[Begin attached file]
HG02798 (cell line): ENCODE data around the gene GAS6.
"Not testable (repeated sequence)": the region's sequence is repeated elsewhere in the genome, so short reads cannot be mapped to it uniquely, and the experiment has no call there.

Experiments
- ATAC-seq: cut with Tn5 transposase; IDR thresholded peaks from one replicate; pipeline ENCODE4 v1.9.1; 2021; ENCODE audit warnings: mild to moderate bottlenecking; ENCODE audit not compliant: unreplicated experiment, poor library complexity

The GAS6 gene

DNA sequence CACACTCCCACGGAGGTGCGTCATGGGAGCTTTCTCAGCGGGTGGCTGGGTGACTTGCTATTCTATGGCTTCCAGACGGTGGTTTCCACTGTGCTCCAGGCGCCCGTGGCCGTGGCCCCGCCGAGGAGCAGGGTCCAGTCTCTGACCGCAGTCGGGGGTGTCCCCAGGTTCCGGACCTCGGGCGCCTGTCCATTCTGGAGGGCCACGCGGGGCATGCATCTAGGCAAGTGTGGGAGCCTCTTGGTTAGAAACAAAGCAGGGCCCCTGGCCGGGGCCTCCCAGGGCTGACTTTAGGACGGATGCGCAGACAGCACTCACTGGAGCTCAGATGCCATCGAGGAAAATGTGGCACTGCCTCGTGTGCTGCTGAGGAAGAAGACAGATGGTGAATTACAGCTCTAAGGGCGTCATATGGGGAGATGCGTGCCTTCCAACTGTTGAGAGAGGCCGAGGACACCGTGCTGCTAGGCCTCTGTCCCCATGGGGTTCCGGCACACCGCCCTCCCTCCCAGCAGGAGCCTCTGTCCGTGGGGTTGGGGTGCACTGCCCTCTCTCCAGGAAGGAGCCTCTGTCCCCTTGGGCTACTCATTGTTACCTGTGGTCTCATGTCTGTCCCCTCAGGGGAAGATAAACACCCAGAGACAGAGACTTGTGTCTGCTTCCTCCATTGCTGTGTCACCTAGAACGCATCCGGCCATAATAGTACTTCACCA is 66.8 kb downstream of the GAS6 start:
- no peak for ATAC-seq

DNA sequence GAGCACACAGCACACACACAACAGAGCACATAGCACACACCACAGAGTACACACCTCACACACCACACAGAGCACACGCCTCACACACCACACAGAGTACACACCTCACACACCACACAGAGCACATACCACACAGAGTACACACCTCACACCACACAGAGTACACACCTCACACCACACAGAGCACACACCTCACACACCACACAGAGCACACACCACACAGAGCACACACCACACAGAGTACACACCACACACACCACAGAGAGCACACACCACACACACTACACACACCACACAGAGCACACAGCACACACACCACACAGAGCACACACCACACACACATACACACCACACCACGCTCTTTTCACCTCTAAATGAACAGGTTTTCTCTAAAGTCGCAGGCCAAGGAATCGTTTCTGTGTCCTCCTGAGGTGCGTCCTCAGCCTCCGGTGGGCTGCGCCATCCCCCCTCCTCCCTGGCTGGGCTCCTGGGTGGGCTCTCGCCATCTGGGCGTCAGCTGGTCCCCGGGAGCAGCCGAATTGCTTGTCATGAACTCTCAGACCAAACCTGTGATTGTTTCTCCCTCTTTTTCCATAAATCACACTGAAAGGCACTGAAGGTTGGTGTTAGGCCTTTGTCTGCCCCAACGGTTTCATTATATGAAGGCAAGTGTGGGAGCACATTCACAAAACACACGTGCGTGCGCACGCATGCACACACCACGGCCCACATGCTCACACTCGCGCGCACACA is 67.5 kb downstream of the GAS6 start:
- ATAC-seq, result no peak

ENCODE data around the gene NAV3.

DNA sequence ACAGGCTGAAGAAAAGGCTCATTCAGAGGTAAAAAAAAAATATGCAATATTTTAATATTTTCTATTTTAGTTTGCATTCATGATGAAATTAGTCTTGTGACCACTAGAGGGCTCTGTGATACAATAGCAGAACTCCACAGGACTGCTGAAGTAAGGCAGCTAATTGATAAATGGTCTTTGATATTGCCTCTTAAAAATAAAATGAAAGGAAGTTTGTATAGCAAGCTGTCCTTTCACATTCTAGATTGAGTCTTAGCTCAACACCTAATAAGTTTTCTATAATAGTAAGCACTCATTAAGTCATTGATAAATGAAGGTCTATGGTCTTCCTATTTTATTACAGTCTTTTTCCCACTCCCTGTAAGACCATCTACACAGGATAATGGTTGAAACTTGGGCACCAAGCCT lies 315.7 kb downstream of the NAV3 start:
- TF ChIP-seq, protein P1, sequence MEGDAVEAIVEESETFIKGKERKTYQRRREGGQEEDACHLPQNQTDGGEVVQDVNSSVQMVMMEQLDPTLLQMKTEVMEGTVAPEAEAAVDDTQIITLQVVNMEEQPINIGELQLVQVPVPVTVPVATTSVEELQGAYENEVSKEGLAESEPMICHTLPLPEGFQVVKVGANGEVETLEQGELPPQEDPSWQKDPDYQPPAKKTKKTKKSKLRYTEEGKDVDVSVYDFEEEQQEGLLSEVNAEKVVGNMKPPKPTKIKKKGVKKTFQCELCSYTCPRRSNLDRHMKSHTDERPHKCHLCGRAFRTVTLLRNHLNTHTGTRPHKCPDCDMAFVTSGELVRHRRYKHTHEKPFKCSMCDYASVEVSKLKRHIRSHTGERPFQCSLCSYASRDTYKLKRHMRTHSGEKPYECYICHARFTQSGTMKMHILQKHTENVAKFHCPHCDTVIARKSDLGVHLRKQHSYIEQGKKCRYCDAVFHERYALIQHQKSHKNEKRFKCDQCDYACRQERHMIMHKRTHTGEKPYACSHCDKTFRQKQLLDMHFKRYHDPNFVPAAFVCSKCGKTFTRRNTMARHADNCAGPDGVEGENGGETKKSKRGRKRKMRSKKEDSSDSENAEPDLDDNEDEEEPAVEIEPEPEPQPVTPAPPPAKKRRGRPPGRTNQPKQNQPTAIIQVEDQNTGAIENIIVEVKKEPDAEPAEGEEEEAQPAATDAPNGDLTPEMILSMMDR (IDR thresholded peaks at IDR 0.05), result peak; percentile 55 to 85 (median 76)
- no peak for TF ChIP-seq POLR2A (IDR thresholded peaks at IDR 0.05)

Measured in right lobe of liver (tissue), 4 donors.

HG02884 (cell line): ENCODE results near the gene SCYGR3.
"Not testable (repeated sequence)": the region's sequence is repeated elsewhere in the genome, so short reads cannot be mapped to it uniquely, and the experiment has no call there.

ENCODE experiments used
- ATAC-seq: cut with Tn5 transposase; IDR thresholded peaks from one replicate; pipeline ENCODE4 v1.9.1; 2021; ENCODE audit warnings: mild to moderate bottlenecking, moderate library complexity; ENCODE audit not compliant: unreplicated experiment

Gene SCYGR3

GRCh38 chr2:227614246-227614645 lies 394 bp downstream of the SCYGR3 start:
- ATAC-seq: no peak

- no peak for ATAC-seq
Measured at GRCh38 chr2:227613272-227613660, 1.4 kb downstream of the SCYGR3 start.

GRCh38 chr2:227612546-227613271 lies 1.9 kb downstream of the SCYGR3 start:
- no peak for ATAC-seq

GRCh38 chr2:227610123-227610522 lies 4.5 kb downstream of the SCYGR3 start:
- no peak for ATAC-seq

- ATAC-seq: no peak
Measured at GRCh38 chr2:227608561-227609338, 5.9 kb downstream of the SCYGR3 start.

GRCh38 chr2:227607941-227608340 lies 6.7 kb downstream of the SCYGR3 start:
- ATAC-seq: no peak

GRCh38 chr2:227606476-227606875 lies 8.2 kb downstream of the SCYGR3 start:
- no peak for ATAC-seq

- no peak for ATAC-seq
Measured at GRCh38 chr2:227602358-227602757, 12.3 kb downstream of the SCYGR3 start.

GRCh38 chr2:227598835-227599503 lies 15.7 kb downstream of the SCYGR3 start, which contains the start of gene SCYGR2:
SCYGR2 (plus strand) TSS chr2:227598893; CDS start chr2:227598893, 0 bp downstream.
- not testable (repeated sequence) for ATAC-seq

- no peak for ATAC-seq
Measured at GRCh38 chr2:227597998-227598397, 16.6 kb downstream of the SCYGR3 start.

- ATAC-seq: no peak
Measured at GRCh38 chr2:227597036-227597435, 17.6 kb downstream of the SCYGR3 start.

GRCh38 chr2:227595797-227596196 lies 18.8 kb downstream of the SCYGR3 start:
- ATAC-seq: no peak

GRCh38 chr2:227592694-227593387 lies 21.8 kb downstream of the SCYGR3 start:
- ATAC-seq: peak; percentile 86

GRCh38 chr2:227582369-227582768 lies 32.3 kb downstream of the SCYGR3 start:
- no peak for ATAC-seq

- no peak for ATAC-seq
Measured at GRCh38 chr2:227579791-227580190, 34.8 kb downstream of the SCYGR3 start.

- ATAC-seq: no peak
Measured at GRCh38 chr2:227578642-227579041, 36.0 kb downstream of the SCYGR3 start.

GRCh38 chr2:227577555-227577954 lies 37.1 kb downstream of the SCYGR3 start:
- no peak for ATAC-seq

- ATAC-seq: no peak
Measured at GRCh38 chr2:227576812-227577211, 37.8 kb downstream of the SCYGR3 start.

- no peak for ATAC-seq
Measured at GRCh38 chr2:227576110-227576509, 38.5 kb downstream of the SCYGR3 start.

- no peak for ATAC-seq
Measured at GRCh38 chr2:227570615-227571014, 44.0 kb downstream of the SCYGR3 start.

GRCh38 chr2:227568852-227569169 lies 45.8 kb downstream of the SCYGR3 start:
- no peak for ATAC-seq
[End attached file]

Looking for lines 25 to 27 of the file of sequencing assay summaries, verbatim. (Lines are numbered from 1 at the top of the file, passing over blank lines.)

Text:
- no peak for ATAC-seq

GRCh38 chr2:227610123-227610522 lies 4.5 kb downstream of the SCYGR3 start:
- no peak for ATAC-seq